I don’t think it’s a secret that the medical establishment in the United States has a long history of abuse: racism, sexism, homophobia, transphobia, reproductive governance, coercion, etc… the list goes on. As a science major and future public health professional, I find it my responsibility to understand the history of these abuses and learn from them to make access to and quality of healthcare better for all.
Generally speaking, the healthcare system in the United States is very good at treating illnesses; we are very good at providing care to people that are sick. We are not, however, very good at preventing illness. Partly, I think, because of our culture of gratification, but partly because we lack a large-scale, foundational value and understanding of upstream causes and solutions to health disparities—an understanding that is, I believe, necessarily rooted in intersectional feminism.
As I mentioned earlier, I am a future public health professional. Many may think public health and medicine mean the same thing, but in actuality they are very different. Public health, as opposed to the medical institution as a whole, works to create systems that prevent people from becoming sick and promote healthy living behaviors. Drawing from community-driven research, public health professionals advocate for legislation, resources, and environments that ensure the health of our most vulnerable citizens to our most privileged. It is, in my opinion, the area of health that most openly embraces upstream solutions to health disparities.
But why is this not a common thread amongst all health professionals, not just public health professionals? And how does intersectional feminism fit into all of this?
I’m not sure that I have a definitive answer for the first question. Possibly because public health does not have as long of a history as the medical establishment as a whole, and as such has been influenced by contemporary movements rooted in interdisciplinary science. Possibly because, like most things in life, it is male-dominated J. I do have an answer to the second-question, though: intersectional feminism is a framework for addressing disparities of all kinds as the result of complex distributions of power and intersecting identities.
Much like everything else in life, a person’s health is not determined by a single factor. Instead, it is a combination of things like zip code, racial identity, age, exposure to environmental toxins, education level, psychological stress imposed by racism or sexism, health literacy, connection to community, etc. Why, then, do we largely create and evaluate systems based on the false assumption that a person’s health is merely determined by exposure to germs or genetics? Because health professionals lack the social justice and analytical tool of intersectionality. Because health professionals lack the critical sociological lens of feminism. Because we assume we are done, but we can always do more.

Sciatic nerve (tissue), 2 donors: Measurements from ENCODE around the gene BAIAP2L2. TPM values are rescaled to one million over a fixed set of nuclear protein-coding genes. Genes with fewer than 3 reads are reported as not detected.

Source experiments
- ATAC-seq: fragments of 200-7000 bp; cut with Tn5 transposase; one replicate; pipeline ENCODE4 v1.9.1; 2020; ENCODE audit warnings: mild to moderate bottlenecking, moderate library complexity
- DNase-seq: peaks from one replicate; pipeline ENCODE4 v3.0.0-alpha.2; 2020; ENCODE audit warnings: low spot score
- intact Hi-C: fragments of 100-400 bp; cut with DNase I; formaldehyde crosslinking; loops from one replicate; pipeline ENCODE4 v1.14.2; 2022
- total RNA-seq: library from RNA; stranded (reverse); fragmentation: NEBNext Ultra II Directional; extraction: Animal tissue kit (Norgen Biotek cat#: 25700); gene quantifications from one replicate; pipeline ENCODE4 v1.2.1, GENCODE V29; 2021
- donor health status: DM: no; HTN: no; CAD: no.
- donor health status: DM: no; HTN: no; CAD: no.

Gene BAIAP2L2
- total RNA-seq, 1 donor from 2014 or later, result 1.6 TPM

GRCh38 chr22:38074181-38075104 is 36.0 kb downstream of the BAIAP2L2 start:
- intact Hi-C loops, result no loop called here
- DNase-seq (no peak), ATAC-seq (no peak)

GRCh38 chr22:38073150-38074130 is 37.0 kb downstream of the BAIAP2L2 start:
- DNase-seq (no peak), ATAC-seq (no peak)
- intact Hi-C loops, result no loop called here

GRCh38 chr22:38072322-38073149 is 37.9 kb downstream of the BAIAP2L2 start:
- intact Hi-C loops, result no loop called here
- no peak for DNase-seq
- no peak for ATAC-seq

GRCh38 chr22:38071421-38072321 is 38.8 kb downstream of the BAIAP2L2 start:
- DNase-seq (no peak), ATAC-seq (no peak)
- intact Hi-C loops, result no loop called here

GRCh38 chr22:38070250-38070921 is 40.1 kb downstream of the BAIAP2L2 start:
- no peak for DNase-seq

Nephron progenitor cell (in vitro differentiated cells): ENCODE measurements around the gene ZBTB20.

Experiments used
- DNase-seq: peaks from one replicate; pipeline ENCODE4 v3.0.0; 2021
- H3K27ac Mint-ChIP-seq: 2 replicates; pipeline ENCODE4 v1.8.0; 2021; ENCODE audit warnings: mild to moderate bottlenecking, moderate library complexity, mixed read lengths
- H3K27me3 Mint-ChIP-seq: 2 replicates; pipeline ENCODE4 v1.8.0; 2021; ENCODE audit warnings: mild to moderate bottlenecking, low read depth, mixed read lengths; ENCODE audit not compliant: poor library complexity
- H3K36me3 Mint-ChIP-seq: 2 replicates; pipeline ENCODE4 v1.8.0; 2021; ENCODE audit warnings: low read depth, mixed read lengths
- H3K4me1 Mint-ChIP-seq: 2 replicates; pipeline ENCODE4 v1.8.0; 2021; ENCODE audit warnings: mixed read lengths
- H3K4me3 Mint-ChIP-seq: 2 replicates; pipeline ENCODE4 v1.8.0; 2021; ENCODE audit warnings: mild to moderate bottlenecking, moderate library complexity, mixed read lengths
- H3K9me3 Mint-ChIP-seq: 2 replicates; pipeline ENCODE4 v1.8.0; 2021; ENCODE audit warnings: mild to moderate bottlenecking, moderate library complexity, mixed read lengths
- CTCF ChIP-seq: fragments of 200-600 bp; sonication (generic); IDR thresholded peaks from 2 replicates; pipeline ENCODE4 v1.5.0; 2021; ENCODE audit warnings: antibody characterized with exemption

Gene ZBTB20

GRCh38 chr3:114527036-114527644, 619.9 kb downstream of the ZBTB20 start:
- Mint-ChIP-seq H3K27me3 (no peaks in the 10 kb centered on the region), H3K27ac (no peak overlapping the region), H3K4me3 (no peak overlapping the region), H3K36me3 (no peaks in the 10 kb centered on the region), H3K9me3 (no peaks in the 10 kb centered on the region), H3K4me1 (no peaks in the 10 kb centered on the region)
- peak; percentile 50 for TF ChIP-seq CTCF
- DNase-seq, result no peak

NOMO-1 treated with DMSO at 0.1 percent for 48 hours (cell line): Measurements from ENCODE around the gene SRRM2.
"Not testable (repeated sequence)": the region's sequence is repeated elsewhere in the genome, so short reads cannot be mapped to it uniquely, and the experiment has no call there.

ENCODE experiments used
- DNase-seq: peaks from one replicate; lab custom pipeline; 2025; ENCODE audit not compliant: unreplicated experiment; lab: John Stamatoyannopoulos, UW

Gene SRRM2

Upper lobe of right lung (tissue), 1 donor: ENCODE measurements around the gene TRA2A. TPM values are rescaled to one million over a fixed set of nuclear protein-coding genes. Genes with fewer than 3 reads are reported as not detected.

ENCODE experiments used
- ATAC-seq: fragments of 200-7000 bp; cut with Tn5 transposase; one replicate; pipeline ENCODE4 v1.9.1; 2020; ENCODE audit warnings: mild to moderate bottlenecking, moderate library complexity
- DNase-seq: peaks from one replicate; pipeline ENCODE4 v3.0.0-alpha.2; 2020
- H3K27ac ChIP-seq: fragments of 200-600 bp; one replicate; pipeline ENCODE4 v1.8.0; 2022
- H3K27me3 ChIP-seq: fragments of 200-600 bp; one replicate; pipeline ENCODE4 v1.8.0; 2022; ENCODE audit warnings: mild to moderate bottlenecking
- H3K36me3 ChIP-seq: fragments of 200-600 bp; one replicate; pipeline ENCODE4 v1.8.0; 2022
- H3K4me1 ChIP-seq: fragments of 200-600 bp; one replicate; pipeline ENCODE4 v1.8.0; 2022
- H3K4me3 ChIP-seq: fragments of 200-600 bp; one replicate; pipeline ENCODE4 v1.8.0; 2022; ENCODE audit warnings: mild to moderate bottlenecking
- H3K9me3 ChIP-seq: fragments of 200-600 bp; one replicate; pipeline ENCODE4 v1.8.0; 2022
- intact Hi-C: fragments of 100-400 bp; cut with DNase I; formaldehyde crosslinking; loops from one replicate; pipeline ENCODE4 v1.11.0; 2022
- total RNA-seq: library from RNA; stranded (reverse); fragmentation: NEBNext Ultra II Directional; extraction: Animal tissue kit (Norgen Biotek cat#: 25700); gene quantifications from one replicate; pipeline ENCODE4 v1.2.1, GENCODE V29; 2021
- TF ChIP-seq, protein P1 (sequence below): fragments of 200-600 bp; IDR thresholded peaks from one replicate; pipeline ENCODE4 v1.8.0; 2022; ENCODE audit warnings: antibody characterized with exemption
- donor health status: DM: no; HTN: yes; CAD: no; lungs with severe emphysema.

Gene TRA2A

Let’s take maternal and child health for example. Besides being the coolest population in public health (maybe I’m biased), it is one of the fields of medicine where intersectional feminism is most crucial. By a conflation of gendered, racialized, and classed norms, the ways in which society controls the health of populations has typically been through women’s bodies and their conventional roles as custodians of family health and wellbeing. Reproductive responsibility, however, is applied to women of different race and class identities in starkly different ways: white upper class women have historically been urged to reproduce, often against their wishes, while black lower class women have historically been coerced into reproductive measures that remove their biological and autonomous ability to reproduce and create families (for more info, I recommend Googling the history of sterilization abuse and contraceptive use in America).
So, how do we care for people who we assume have the same risks of being “unhealthy”—white women, black women, wealthy women, and impoverished women—when history and culture tell us that they are not? How do we get at the root issues of health disparity when our systems were created to ignore them?
Enter Intersectional Feminism. Our healthcare system is begging for a makeover. We need a lens with which to address and care for the many identities of our patients and our neighbors. We need to live up to the knowledge that health outcomes are affected by a multitude of factors and start treating them as such.
I once wrote after my second semester in WILL: “Feminism is not something I can claim for myself every Monday night from 5-7. It is not something I can throw out in casual conversation or as a line on a resume. It is a lifestyle choice. It is a journey. And I don’t get to choose when I turn it on and off, especially when it is so important to me and so integral to who I am. I need to work towards congruency. No, I want to work towards congruency. I want to be feminist 24/7, I want to let the whole world know who I am and what I value, and I do not want to be afraid.” Growth looks good on me! Here I am, writing about how I can—and need—to bring feminism into my workforce, and I couldn’t be more excited. I am going to let the whole world know about my feminism, I am going to fight for my feminism, and I am going to be all about my feminism, 24/7.
Emma Fox is a 4th year Neurobiology student and a 3rd year WILLer.